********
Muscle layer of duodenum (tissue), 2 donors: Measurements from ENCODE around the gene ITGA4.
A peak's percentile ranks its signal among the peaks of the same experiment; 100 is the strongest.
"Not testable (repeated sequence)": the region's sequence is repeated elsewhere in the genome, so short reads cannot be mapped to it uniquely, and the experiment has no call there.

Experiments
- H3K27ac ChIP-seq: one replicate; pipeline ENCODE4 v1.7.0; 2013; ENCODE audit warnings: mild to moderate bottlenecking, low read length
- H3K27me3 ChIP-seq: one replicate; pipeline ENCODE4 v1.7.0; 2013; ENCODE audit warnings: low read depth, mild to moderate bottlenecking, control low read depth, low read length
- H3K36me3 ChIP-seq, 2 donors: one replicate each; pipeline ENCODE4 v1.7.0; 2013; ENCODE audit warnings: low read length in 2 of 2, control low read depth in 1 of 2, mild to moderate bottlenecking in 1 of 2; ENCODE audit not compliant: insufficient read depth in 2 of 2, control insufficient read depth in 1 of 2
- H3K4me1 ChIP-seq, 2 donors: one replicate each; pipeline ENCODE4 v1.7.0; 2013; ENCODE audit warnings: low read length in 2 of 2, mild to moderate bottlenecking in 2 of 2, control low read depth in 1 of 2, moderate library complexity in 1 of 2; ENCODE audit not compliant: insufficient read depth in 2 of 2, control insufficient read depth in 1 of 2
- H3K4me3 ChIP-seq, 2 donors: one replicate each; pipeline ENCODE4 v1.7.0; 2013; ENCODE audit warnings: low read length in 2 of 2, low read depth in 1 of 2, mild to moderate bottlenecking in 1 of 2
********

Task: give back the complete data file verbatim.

Muscle layer of duodenum (tissue), 2 donors: Measurements from ENCODE around the gene ITGA4.
A peak's percentile ranks its signal among the peaks of the same experiment; 100 is the strongest.
"Not testable (repeated sequence)": the region's sequence is repeated elsewhere in the genome, so short reads cannot be mapped to it uniquely, and the experiment has no call there.

Experiments
- H3K27ac ChIP-seq: one replicate; pipeline ENCODE4 v1.7.0; 2013; ENCODE audit warnings: mild to moderate bottlenecking, low read length
- H3K27me3 ChIP-seq: one replicate; pipeline ENCODE4 v1.7.0; 2013; ENCODE audit warnings: low read depth, mild to moderate bottlenecking, control low read depth, low read length
- H3K36me3 ChIP-seq, 2 donors: one replicate each; pipeline ENCODE4 v1.7.0; 2013; ENCODE audit warnings: low read length in 2 of 2, control low read depth in 1 of 2, mild to moderate bottlenecking in 1 of 2; ENCODE audit not compliant: insufficient read depth in 2 of 2, control insufficient read depth in 1 of 2
- H3K4me1 ChIP-seq, 2 donors: one replicate each; pipeline ENCODE4 v1.7.0; 2013; ENCODE audit warnings: low read length in 2 of 2, mild to moderate bottlenecking in 2 of 2, control low read depth in 1 of 2, moderate library complexity in 1 of 2; ENCODE audit not compliant: insufficient read depth in 2 of 2, control insufficient read depth in 1 of 2
- H3K4me3 ChIP-seq, 2 donors: one replicate each; pipeline ENCODE4 v1.7.0; 2013; ENCODE audit warnings: low read length in 2 of 2, low read depth in 1 of 2, mild to moderate bottlenecking in 1 of 2